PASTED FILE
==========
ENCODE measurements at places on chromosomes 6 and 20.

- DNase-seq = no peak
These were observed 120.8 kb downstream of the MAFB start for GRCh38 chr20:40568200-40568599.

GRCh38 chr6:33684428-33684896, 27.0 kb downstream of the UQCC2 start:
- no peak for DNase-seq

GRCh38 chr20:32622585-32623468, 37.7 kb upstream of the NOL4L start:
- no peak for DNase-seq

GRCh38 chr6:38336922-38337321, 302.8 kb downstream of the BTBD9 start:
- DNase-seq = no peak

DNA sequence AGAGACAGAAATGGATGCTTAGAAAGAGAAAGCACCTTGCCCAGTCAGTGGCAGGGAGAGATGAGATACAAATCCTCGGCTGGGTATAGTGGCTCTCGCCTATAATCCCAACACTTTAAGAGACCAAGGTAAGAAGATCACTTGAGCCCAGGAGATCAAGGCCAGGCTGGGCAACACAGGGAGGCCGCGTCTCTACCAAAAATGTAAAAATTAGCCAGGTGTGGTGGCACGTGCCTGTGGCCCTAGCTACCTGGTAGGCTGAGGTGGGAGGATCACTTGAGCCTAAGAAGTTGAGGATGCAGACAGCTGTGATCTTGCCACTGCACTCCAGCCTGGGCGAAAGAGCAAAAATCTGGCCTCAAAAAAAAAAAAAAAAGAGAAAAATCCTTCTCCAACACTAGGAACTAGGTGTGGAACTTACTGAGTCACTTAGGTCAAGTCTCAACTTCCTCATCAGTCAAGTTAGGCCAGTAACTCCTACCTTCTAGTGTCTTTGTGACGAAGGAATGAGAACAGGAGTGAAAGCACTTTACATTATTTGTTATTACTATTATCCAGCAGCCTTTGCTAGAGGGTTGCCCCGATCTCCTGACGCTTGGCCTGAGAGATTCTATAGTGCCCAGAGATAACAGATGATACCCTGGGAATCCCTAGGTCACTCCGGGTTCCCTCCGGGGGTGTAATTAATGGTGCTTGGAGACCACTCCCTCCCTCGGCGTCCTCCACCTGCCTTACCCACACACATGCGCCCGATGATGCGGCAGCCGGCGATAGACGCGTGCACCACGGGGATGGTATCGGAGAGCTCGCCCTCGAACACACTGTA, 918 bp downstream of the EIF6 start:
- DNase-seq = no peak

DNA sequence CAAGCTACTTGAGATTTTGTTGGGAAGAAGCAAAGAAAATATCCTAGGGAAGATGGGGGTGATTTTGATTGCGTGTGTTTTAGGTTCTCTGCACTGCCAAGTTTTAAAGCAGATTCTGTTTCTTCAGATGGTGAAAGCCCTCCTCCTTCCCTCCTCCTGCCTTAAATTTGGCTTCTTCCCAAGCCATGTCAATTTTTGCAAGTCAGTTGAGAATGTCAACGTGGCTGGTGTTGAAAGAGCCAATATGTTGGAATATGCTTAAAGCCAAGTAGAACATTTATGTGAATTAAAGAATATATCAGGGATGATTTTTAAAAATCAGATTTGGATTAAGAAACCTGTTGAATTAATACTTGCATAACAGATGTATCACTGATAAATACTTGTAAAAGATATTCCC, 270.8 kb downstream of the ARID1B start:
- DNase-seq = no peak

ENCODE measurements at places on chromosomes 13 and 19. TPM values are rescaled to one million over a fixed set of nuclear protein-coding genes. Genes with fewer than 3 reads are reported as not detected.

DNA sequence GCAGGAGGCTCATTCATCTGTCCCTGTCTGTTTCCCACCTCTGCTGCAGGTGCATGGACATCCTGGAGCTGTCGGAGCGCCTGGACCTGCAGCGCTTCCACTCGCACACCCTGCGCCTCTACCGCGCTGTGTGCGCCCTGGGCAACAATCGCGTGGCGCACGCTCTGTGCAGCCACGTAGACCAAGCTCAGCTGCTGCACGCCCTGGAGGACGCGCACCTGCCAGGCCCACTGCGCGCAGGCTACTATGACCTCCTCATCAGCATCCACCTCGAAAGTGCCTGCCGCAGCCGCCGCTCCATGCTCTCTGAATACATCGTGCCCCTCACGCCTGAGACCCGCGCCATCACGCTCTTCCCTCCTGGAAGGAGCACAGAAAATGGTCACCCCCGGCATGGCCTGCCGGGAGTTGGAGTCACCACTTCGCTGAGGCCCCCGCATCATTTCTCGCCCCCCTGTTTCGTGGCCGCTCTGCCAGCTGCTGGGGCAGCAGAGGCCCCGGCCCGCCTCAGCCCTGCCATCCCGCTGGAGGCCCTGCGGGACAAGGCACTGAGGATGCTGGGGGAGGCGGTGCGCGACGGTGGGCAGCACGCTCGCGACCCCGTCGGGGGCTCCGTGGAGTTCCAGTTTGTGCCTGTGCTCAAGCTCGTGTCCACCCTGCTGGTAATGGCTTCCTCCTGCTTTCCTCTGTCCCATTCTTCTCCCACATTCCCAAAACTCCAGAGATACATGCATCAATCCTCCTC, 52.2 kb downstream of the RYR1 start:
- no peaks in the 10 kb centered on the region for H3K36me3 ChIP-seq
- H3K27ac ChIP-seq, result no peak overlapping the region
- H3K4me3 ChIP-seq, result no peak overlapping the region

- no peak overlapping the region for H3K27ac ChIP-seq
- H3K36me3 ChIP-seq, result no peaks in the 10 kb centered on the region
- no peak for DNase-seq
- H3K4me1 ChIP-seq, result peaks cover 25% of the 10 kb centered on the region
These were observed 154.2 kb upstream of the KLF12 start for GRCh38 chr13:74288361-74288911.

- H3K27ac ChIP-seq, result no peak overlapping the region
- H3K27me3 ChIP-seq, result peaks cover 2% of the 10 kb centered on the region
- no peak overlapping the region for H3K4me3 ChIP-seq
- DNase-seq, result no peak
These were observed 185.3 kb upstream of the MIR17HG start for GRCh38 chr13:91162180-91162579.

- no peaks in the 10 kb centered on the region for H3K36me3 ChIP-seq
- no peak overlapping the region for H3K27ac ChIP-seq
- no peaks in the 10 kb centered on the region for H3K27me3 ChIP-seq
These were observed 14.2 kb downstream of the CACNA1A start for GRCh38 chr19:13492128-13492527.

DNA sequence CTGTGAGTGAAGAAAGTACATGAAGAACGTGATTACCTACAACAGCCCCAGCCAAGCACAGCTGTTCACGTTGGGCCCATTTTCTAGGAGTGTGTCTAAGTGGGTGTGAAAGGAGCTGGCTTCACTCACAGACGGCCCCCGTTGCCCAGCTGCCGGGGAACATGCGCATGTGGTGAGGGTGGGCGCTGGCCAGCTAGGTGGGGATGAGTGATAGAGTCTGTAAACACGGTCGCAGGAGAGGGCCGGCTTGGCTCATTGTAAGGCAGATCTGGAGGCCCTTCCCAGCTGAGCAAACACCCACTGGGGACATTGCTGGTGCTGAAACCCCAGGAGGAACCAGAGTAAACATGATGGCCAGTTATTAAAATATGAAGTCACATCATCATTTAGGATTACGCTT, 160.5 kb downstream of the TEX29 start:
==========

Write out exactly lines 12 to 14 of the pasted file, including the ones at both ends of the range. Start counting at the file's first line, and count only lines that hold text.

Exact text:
DNA sequence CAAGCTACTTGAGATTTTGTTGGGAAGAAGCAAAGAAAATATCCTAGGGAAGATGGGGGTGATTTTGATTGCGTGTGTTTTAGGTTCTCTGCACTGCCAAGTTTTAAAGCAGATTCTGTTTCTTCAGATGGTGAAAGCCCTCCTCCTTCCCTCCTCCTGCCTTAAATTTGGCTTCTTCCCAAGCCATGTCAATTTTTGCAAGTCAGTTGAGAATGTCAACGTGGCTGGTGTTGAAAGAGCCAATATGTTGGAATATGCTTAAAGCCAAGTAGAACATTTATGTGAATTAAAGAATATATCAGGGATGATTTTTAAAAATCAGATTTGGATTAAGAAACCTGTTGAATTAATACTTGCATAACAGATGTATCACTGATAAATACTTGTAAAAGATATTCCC, 270.8 kb downstream of the ARID1B start:
- DNase-seq = no peak

ENCODE measurements at places on chromosomes 13 and 19. TPM values are rescaled to one million over a fixed set of nuclear protein-coding genes. Genes with fewer than 3 reads are reported as not detected.